According to Reuters, Facebook is the No. 1 website in the United States by page views, but it is a relatively small player in the online ad market. That fact must keep Zuck up at night.
Here’s another one: Facebook’s revenue is somewhere in the half a billion range, whereas Yahoo earned $6.5 billion and Google earned $24 billion in 2009. Oh, the restless San Francisco nights…
Enter Facebook’s Open Graph project which weaves Facebook’s popular social networking capabilities directly into third-party websites. A visitor to CNN.com, for instance, can click a button to “like” certain news articles, and see which of their Facebook friends have endorsed content on other websites.
“Having all this data and all this time from consumers almost can’t help but to position Facebook in a very strong way for online advertisers,” said Gartner analyst Augie Ray.
Jeremiah Owyang, an analyst at Altimeter Group, believes Facebook will not only collect more data, but expand its inventory of ad space by eventually serving ads to the websites offering Facebook’s social networking features.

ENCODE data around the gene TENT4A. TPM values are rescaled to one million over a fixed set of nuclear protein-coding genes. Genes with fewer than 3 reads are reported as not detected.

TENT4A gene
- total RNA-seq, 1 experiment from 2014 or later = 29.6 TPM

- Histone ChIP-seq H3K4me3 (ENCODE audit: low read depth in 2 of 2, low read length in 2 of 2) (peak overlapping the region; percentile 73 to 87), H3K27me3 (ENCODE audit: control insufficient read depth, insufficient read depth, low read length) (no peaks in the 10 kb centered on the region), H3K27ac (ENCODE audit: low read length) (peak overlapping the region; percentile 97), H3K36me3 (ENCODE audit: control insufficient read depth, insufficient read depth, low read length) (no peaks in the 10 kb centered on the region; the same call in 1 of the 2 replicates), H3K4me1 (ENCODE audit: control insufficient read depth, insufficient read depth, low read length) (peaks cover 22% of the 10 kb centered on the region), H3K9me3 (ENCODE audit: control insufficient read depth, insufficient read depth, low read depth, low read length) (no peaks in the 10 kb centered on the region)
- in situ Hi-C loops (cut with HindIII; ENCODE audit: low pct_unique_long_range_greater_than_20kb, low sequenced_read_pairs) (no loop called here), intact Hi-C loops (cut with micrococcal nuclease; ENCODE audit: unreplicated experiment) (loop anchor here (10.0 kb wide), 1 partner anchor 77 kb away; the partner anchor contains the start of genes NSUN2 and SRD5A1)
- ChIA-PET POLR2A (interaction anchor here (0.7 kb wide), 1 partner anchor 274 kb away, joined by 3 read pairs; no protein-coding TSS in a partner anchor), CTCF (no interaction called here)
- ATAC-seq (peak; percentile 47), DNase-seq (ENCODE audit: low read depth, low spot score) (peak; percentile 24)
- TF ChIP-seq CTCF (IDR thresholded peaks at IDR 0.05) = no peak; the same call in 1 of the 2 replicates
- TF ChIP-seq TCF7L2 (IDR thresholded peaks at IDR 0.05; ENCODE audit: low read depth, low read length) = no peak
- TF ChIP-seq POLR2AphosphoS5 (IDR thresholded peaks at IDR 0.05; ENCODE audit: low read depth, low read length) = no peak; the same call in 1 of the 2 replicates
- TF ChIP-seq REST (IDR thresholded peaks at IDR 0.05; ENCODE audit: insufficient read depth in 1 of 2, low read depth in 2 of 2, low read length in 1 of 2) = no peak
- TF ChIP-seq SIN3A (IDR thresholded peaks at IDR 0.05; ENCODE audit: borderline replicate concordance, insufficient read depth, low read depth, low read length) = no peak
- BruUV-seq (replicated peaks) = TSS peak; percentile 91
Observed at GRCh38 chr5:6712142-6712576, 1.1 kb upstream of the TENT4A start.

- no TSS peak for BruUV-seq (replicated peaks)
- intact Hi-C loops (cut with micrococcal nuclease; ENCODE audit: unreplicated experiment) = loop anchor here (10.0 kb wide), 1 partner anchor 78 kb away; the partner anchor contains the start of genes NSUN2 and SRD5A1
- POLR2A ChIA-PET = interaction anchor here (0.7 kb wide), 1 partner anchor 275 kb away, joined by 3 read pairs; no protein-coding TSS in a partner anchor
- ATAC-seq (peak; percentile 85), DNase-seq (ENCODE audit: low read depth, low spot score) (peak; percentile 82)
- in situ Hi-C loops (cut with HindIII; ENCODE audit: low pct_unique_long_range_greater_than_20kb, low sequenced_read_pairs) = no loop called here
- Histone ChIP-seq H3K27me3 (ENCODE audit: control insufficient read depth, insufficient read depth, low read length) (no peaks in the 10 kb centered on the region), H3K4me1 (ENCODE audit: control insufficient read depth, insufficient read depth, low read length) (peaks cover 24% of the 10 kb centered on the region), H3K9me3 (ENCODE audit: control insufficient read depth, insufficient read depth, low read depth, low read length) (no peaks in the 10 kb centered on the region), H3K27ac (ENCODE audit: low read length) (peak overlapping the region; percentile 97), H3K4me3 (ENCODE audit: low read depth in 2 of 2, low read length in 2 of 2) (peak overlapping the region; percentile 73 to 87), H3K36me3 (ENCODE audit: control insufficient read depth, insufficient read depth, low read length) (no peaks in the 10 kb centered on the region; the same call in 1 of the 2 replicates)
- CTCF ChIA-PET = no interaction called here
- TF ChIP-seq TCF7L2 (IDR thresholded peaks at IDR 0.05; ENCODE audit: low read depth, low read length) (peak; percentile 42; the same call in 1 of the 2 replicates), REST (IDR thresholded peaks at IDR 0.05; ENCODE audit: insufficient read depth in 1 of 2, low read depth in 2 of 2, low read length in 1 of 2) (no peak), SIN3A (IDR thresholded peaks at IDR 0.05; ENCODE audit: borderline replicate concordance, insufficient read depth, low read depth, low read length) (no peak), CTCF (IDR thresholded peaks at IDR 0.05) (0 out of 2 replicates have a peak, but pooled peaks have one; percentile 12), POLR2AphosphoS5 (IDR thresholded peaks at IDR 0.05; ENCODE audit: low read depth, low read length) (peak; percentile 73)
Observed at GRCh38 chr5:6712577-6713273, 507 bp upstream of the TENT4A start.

“This is definitely the precursor to a larger advertising opportunity,” said Owyang, though he said it will take some time for Facebook to roll out the full panoply of ad features.
A large opportunity with a big roadblock in its path. Facebook must quell rising concerns about invading its users privacy, or run afoul of lawmakers.
Remember when Zuck announced the future of advertising in 2007? That didn’t turn out so well. But this is 2010, a new day. Maybe Open Graph is bound for glory.
Let me ask you a question? Are you pushing Facebook’s new “like” buttons on sites where you find them? We had one up on our sidebar here for a few hours, but it reminds me of being in junior high school. “Oh look, someone likes us!” Give me a break. We already know you like us.